Lowering the Risk of Ovarian Cancer: Preventive Measures

Ovarian Cancer Healthhyme

Ovarian cancer is a formidable disease with no foolproof prevention methods available. However, research has identified certain factors associated with a lower chance of developing ovarian cancer. While these measures cannot guarantee complete prevention, they may help reduce the risk.

By understanding and adopting these practices, women can take proactive steps towards promoting their overall health and potentially lowering their likelihood of ovarian cancer.

1. Birth Control Pills:
Long-term use of birth control pills (oral contraceptives) has been linked to a decreased risk of ovarian cancer. Studies suggest that using birth control pills for more than five years can offer protective effects. However, it’s essential to consult with a healthcare professional to discuss the potential benefits and risks based on individual health history and circumstances.

2. Tubal Ligation, Oophorectomy, and Hysterectomy:
Certain surgical procedures have been associated with a reduced risk of ovarian cancer. Tubal ligation, commonly known as “getting your tubes tied,” involves blocking or sealing the fallopian tubes, which can prevent the passage of eggs from the ovaries.

Additionally, removing both ovaries (bilateral oophorectomy) or undergoing a hysterectomy (removal of the uterus) can significantly lower the risk of developing ovarian cancer.

These surgical interventions are often considered in cases of specific medical conditions or as part of family planning decisions. It’s crucial to discuss the potential benefits, risks, and long-term implications with a healthcare provider.

3. Pregnancy and Childbirth:
Women who have given birth to one or more children may have a reduced risk of ovarian cancer compared to those who have not. The protective effect of pregnancy on ovarian cancer risk may be attributed to the hormonal changes and natural shedding of the ovarian surface epithelium during childbirth.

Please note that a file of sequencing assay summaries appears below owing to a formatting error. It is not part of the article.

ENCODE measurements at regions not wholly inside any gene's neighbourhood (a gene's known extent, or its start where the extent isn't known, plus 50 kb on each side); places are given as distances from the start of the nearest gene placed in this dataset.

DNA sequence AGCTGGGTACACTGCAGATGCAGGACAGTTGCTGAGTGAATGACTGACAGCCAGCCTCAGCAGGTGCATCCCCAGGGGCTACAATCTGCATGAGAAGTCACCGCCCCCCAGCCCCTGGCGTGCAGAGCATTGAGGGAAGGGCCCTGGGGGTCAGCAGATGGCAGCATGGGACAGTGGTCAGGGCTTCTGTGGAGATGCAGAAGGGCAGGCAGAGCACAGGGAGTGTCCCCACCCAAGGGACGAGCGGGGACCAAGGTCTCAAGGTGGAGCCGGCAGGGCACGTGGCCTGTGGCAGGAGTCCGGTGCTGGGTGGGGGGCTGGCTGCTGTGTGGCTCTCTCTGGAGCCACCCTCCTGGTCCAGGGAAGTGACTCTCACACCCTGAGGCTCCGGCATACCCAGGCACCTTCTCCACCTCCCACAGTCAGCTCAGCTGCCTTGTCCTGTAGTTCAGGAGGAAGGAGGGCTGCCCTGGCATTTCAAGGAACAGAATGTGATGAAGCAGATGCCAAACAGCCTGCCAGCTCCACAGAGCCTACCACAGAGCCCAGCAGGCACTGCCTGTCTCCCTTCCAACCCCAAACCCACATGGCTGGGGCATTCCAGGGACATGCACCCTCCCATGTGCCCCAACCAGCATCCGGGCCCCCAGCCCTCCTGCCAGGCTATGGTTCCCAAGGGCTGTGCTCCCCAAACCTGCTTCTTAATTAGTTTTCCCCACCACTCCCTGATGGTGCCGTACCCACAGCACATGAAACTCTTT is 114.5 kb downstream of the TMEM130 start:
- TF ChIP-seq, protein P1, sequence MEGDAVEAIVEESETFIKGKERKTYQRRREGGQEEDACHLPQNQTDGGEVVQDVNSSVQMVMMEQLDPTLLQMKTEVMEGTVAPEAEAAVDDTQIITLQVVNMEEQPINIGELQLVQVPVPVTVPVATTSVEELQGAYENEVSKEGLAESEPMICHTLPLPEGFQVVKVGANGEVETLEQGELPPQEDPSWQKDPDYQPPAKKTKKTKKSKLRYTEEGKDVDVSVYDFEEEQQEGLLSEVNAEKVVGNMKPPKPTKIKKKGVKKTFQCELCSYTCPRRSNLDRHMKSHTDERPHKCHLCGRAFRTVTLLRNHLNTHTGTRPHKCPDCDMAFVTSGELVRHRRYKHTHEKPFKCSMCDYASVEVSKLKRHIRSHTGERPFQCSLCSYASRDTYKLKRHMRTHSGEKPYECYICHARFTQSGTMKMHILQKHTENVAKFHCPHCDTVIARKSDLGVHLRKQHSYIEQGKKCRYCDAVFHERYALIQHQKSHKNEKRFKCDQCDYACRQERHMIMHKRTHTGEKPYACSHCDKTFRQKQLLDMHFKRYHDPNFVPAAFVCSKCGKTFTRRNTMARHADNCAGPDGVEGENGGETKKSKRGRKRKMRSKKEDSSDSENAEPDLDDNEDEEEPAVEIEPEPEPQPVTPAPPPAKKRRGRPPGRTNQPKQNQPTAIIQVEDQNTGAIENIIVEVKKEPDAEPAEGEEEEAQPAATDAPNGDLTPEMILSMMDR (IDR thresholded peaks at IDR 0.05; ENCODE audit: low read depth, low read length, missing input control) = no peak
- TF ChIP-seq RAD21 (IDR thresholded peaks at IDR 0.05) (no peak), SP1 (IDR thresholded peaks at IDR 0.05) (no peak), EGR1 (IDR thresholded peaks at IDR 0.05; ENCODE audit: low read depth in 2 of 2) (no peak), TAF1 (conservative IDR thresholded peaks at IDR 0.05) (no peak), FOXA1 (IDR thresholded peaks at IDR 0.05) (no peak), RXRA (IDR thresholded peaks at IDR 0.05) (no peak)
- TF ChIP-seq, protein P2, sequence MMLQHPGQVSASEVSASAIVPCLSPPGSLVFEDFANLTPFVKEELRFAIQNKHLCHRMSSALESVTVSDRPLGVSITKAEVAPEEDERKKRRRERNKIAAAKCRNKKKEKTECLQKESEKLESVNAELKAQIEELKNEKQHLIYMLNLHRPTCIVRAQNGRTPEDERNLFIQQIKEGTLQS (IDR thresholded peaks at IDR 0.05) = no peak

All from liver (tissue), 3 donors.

However, it’s important to note that the decision to have children should be based on personal circumstances and desires, and should not solely be driven by the aim of reducing ovarian cancer risk.

4. Breastfeeding:
Some studies suggest that breastfeeding may offer a modestly reduced risk of ovarian cancer. Breastfeeding provides hormonal changes that could have a protective effect on the ovaries.

While the evidence is not definitive, breastfeeding for a year or more may be beneficial. It’s important to note that breastfeeding decisions should be made based on individual considerations and in consultation with a healthcare professional.


Although there is no guaranteed way to prevent ovarian cancer, there are certain measures that have been associated with a lower risk. Utilizing long-term birth control methods, considering appropriate surgical procedures, such as tubal ligation or oophorectomy, and experiencing pregnancy and childbirth have all been linked to a reduced likelihood of ovarian cancer.

Additionally, breastfeeding for a year or more may provide a modestly decreased risk. However, it’s crucial to remember that these measures should be considered in the context of individual health history, personal choices, and in consultation with healthcare professionals.

Regular check-ups and discussions with healthcare providers are vital for comprehensive healthcare and early detection of any potential health concerns.

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